Coastal Care Junior
August 16, 2022
Big wave surfer and two-time world record holder Maya Gabeira drops by Good Morning America to talk about her new children’s book, “Maya and the Beast.”
“Maya and the Beast” features illustrations by Ramona Raulitzki. Published by Abrams, it is available in bookstores and amazon.com.
Maya and the Beast by Maya Gabeira (book cover and illustrations by Ramona Kaulitzki)
More Articles . . .
A new study found solitary activities like fishing, hunting or exploring outside are key to building strong bonds between children and nature. Activities like these encourage children to both enjoy being outside and to feel comfortable there.
With lots of kids home from school, here’s a quick roundup of NOAA’s most popular educational resources to help you safely hunker down while learning about the ocean and atmosphere. As well as some ideas from the UNEP, on how to teach them about the plastic pollution problem.
When lightning strikes the beach or desert, the electricity vaporizes the sand in less than a second, creating a geological phenomenon you might have to see to believe.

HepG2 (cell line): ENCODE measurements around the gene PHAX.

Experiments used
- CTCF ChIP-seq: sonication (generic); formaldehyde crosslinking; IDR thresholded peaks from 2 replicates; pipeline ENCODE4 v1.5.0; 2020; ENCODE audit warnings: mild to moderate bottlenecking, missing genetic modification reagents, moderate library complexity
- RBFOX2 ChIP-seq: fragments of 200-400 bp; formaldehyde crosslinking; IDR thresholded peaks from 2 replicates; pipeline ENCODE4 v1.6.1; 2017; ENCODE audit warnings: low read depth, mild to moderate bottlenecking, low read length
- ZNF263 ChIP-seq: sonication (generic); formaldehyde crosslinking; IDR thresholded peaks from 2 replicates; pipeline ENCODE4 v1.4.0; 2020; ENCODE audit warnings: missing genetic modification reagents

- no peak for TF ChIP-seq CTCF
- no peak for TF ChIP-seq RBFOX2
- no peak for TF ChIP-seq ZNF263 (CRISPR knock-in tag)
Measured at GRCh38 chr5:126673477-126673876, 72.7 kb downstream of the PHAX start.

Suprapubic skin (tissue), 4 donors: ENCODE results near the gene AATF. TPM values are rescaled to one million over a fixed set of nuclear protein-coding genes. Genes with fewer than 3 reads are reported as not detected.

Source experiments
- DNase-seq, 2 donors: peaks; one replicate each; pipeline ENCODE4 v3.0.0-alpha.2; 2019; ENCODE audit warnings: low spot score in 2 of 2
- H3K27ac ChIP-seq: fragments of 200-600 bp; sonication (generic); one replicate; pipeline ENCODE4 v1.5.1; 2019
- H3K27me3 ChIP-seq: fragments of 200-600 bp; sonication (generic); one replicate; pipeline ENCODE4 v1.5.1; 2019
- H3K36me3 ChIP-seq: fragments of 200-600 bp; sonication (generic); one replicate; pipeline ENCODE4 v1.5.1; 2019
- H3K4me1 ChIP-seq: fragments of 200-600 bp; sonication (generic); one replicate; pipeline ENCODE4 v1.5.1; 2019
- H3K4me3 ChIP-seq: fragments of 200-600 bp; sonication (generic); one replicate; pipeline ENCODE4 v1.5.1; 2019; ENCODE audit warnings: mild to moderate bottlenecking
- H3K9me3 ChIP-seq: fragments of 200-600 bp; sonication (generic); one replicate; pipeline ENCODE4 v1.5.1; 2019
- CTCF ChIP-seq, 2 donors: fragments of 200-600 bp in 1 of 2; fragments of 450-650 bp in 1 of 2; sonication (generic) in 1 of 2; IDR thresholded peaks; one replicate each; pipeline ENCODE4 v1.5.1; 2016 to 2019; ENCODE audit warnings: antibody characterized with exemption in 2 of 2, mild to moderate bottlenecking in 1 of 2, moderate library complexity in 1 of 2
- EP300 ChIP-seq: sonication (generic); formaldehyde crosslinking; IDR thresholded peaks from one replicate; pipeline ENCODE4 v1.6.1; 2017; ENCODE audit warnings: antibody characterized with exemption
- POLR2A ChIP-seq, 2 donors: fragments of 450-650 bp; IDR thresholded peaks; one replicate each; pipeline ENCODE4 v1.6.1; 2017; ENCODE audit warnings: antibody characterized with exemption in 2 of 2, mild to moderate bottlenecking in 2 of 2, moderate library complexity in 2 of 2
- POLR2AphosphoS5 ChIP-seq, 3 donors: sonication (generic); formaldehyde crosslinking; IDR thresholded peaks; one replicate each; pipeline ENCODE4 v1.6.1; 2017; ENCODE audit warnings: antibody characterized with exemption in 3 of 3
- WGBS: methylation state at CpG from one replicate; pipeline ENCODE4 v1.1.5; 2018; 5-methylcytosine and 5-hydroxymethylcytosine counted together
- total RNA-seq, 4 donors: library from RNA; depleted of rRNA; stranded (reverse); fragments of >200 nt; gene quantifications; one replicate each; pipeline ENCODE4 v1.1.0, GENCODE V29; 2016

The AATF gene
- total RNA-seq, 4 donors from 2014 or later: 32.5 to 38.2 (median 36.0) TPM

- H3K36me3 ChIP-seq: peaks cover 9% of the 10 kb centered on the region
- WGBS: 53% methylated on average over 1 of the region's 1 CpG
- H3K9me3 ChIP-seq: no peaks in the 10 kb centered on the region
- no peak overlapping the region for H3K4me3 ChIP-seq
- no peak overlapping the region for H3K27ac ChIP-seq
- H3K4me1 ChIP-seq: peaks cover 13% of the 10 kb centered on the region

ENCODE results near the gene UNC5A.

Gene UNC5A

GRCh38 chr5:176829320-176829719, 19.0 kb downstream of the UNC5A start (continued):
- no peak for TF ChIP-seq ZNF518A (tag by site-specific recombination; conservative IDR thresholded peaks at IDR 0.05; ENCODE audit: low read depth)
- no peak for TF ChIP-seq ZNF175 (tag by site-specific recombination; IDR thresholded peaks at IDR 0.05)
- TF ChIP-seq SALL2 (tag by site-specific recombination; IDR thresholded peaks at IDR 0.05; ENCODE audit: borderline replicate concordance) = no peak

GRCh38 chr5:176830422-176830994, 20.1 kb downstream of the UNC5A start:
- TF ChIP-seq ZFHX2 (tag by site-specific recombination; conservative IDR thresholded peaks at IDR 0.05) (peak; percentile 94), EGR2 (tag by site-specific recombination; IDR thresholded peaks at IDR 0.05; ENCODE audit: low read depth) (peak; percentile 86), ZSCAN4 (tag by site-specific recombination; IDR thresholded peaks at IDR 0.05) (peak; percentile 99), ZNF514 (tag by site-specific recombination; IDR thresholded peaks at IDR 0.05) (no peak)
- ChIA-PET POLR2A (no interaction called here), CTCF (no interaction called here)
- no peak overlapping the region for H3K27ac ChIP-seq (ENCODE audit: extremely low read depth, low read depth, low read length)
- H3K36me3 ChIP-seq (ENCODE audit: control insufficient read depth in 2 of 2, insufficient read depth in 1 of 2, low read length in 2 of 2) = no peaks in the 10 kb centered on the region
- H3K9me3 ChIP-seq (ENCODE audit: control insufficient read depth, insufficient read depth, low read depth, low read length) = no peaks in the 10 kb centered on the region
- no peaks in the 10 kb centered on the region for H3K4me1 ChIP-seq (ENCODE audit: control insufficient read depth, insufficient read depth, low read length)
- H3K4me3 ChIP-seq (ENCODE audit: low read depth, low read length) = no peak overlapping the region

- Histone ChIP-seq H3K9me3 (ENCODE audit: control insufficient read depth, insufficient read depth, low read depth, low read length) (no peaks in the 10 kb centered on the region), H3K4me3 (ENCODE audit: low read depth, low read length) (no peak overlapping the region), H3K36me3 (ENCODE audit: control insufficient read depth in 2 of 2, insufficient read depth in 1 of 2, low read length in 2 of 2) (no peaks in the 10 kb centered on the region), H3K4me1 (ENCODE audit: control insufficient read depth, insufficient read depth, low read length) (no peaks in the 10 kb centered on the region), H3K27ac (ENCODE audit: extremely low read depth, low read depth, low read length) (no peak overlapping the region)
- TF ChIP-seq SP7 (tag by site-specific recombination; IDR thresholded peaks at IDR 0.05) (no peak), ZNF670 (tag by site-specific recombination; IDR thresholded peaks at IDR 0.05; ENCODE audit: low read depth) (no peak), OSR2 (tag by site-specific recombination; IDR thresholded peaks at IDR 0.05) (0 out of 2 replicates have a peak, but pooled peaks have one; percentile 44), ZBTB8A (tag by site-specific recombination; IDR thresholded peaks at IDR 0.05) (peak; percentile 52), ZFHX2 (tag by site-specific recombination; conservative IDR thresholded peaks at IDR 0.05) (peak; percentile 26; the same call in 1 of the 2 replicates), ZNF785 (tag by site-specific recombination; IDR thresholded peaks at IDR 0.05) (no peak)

A new study paints a glaring divide between what parents want their kids to learn in school and what’s actually being taught. According to a new poll conducted by NPR and Ipsos, more than 80 percent of parents are in favor of teaching of climate change in school.
“Beach Robbers”, is a book chapter written and illustrated by Charles O. Pilkey, excerpted from “The Magic Dolphin: A Young Human’s Guide to Beaches, Sea Level Rise and Living with the Sea” by Charles O. Pilkey with Orrin H. Pilkey.
Indonesia’s maritime affairs minister has come up with an unconventional way to help preserve precious reefs from marine pollution: distribute boatloads of free goggles to children in the archipelago’s remote coastal regions. She wants to give next generation ‘the eyes’ to appreciate the marine world.
Have you ever scoured the beach hunting for that perfect sand dollar to take home as a souvenir? Or perhaps plucked one of them out of the water? It could’ve been alive.
A lighthearted, beautifully illustrated children’s book that tells the story of two kids who rescue a stranded dolphin, caught in a fish net. The grateful dolphin rewards the kids by taking them on an adventurous, world-encircling journey, teaching them along the way about global warming, sea level rise, beach erosion and other challenges facing the sea.
A video by 12 year old avid surfer, Drake Epstein.